No Longer Part of The Church Militant

February 2005

There are plenty of scandals in the Catholic Church. Thus we read this: "Scandal in the Church...extends far beyond the sexual abuse of children by a tiny minority of priests. When homilists and confessors distort the moral teaching of the Church and lead others to believe that their sins are not truly sinful, they commit the sin of scandal.... When theology professors embitter their students against the Church's Magisterium, they commit the sin of scandal.... Those who commit liturgical abuses also commit the sin of scandal.... Women who dress immodestly commit the sin of scandal." How true this is! So reads a "Faith Facts" insert produced by Catholics United for the Faith in Lay Witness (Sept./Oct. 2004), which is itself the official publication of Catholics United for the Faith.

We also read this: "Those who, through harshness of speech, provoke others to anger commit the sin of scandal (cf. Catechism, no. 2286)." Whoa! Number 2286 does not say that. Indeed, the entire section on scandal (#2284-2287) does not say that. What's going on here? To the contrary, the section on scandal says this: "Jesus reproaches the scribes and Pharisees on this account: he likens them to wolves in sheep's clothing [referencing Mt. 7:15]" (#2285). What Jesus says here is certainly "harshness of speech." And we know that what Jesus said here and elsewhere most certainly did "provoke others to anger" against the Jews -- for 20 centuries. So, according to Catholics United for the Faith, Jesus committed "the sin of scandal." But that's impossible, for He was sinless.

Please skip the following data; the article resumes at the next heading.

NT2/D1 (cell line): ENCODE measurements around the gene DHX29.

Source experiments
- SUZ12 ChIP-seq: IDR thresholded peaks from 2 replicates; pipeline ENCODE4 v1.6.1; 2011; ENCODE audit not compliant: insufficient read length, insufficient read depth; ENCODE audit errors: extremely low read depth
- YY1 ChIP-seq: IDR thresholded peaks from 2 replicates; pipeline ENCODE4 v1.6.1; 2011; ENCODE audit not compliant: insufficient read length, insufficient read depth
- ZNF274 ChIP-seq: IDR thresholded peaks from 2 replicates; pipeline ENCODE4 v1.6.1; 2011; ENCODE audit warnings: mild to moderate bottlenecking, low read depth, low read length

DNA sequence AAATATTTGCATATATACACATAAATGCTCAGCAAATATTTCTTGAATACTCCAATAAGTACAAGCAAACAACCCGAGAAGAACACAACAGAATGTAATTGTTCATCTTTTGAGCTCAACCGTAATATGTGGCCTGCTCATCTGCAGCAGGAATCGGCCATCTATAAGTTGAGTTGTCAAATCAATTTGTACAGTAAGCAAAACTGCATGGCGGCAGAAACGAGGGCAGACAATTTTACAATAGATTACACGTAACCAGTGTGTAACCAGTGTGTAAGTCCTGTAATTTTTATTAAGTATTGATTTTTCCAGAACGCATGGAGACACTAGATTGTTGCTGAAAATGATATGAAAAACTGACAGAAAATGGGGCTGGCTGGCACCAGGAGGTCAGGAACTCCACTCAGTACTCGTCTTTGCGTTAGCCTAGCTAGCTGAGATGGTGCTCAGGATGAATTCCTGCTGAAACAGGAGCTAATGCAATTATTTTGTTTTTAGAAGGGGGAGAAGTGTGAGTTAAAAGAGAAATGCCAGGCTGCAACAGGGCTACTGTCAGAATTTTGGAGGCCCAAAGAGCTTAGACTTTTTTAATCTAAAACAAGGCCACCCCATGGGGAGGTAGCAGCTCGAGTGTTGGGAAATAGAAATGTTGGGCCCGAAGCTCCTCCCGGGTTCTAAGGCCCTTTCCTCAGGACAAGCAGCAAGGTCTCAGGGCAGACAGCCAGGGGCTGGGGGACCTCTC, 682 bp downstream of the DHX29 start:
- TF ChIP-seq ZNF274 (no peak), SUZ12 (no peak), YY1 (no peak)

Catholics United for the Faith (CUF) then tells us how to respond to scandal: "The first step in responding to scandals in the Church is to examine our own consciences and repent of our own acts of scandal." Nothing wrong with that.

But on their checklist of things to repent for is this: "Have I started uncharitable conversations and led others to sin against charity?" But what is uncharitable conversation? Would it be uncharitable to call people "fools," "extorters," "hypocrites," "liars," "vipers," "dogs," "swine," "sons of Hell"? That's pretty rough language, you might even say "uncharitable." But Jesus said all of that (see Mt. 12:34, 23:13-39; Lk. 11:40; Jn. 8:55). Are we Christians -- we sanctimonious Christians -- greater, more holy, than our Lord?


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New Oxford Notes: February 2005

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